This could well be my first time with a PC game that doesn’t involve building, fighting or casting magic spells.
Being that I am partial to the odd game of Tennis (in the virtual sense of course. The closest I would get to a Tennis court in the real world is when I drive past on the way to a store selling something really unhealthy) I thought that it would be interesting to check out the fourth installment of Sega’s Tennis masterpiece on the PC. This was quite an unusual experience as I have always kept my Tennis antics strictly on the consoles, keeping my PC free for games of the real-time strategy genre. It has to be said, mind you, that it wasn’t a bad experience.
That is to say that the experience improved ten-fold once I had plugged in my Xbox360 controller. Playing a Tennis game with the keyboard was somewhat unsettling, even though the controls are relatively straight forward and comprise essentially of nothing more than basic movement and a couple of buttons assigned to the different shots. It’s not exactly rocket science, but it felt unnatural and, as is stated in the Virtua Tennis 4 manual, the game is designed to be used with a controller, specifically the Xbox360 controller. Once I had plugged that in, everything fell into place and the game could be played as it should. Anyone who has played any of the Virtua Tennis games before will easily be able to pick this up on the PC and play some damn good Tennis.
Packing in the usual roster of famous Tennis names, Virtua Tennis 4 has done it’s best to recreate them on the screen. I have always found that the teeth in these virtual recreations are rather scary, and it is no different on the PC. It is difficult to say how incredible the game looks on the PC as all PCs are set up differently and this will have an effect on how the game is displayed. That being said, on my modest machine the game looked brilliant and played smoothly. I would say how impressive it is, but all of the Virtua Tennis games have looked good so I am not surprised that this one is the same. However, I am surprised at how little seems to have changed, but more on that later.
The usual collection of game modes are present, although this is apparently the first game in the series to offer a dedicated practice mode that lets you hone your skills. There is the World Tour Mode, Arcade Mode, Exhibition Mode, Party Mode and an online offering.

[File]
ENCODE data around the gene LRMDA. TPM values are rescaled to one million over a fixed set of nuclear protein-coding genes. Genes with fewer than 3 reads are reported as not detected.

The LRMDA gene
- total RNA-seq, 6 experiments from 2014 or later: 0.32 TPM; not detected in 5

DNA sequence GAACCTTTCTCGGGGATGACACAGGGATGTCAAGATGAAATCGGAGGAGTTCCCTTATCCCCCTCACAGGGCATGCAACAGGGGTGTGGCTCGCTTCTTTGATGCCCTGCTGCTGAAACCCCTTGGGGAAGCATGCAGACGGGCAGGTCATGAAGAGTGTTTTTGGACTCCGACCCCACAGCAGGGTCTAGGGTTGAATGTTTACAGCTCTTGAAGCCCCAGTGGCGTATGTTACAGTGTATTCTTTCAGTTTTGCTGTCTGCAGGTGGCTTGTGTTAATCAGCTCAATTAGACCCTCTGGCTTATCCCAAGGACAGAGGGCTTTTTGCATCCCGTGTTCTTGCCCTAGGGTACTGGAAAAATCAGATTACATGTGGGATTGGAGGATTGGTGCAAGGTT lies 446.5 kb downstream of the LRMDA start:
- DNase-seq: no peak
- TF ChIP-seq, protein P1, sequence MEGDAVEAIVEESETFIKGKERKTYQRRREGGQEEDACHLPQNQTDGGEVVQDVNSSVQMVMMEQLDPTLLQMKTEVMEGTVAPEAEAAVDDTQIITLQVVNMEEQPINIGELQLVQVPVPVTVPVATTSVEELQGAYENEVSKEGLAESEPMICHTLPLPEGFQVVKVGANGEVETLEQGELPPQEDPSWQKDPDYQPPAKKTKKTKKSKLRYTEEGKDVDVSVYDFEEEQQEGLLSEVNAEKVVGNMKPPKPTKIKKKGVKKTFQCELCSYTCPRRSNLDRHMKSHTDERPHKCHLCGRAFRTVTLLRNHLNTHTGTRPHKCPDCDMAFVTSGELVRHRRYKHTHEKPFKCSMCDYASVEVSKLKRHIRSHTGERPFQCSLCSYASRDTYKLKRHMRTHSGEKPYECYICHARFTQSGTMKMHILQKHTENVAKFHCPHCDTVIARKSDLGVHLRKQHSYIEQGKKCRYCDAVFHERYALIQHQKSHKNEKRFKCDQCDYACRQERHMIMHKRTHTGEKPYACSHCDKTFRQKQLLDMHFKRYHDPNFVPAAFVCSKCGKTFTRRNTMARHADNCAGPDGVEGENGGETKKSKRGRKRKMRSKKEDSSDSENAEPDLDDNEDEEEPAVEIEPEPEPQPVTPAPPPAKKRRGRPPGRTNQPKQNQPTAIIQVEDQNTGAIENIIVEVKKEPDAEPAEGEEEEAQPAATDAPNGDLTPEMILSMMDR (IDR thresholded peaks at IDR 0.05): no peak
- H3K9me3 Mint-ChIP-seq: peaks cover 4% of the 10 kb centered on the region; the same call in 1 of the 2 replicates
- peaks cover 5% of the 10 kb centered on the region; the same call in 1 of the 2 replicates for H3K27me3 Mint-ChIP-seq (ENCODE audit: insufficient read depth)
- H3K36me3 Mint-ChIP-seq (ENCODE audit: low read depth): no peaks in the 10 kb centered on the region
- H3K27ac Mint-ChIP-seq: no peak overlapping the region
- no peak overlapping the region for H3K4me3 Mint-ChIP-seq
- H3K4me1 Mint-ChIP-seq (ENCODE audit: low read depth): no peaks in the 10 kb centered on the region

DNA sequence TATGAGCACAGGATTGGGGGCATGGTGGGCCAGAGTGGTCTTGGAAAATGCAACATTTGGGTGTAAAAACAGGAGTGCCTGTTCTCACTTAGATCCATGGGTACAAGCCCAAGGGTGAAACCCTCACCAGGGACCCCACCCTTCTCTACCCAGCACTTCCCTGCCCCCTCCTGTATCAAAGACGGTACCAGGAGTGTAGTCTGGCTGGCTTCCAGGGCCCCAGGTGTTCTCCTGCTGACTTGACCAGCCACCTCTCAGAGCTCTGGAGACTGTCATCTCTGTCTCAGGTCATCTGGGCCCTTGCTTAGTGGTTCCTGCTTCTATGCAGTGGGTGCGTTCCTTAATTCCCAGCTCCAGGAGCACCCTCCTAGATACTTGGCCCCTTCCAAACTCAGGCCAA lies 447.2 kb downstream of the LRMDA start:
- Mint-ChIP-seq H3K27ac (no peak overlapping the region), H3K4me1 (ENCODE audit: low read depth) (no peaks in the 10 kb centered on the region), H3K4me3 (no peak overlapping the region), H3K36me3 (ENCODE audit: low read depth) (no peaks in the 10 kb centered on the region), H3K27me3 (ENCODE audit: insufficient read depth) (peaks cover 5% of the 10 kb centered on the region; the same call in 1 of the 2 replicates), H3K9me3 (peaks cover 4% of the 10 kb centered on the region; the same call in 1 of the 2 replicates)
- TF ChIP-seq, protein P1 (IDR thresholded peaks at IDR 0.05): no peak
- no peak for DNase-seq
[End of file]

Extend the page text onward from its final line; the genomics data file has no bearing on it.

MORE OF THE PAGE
The Arcade and Exhibition Modes, as you would expect, allow the player to quickly jump into the action. Arcade offers a series of matches for one or two players and Exhibition offers a single match for up to four players with a choice of settings. This is pure Tennis without all of the bells and whistles, and works perfectly well.
Party Mode is where the player can find all of the mini-games that serve so well to relieve the boredom after a heavy Tennis session. With a selection including Bomb Match, where the player has to rally the ball with an opponent and try to make sure that when the timer reaches zero the ball is on their side of the court, and Wind Match, in which the player keeps a rally going whilst wind machines blast the court, there is a fair amount of fun to be had here. But the PC is not really a platform that has embraced “party” gaming yet, so I feel that the party mode will remain largely untouched.
Online mode uses Games For Windows Live system to offer ranked or player matches with opponents from around the world. What is rather nice, and has been seen in a couple of other games recently, is that the player can play against an AI whilst waiting for a match.
The World Tour Mode is the career in which the player can create their own Tennis pro and compete through four seasons of tournaments, training and other activities. This is played like a board game with the player being given tickets that allow them to move across the map and participate in activities. As they progress and train in the mini games, take part in exhibition matches that may require playing a match in fancy dress, or just win tournaments, the players rating will increase and give them access to further activities along the way.
Whilst this is all entertaining and finished to a very high standard, Virtua Tennis 4 is still just an arcade Tennis game. I think it is possible to say that it is the best arcade Tennis game available, but it lacks the depth of a more serious simulation, with very simple, and quite easy, gameplay. The gameplay has not really evolved at all since the first Virtua Tennis game, making it both easily accessible to new gamers and, at the same time, unsatisfying for veterans of Sega’s Tennis game.
Frankly, Virtua Tennis 4 is the very best at what it does. But it always has been, and in that there is no sense of progression for the game. I would say that the PC version can perform easily as well as the Xbox360 or PS3 versions, yet it feels more natural sitting on the sofa and playing on the big screen. But it is head and shoulders above the Wii version, which I found disappointing. So, if you are a PC gamers looking for an arcade Tennis fix, then you have come to the right place. Virtua Tennis 4 is the game for you.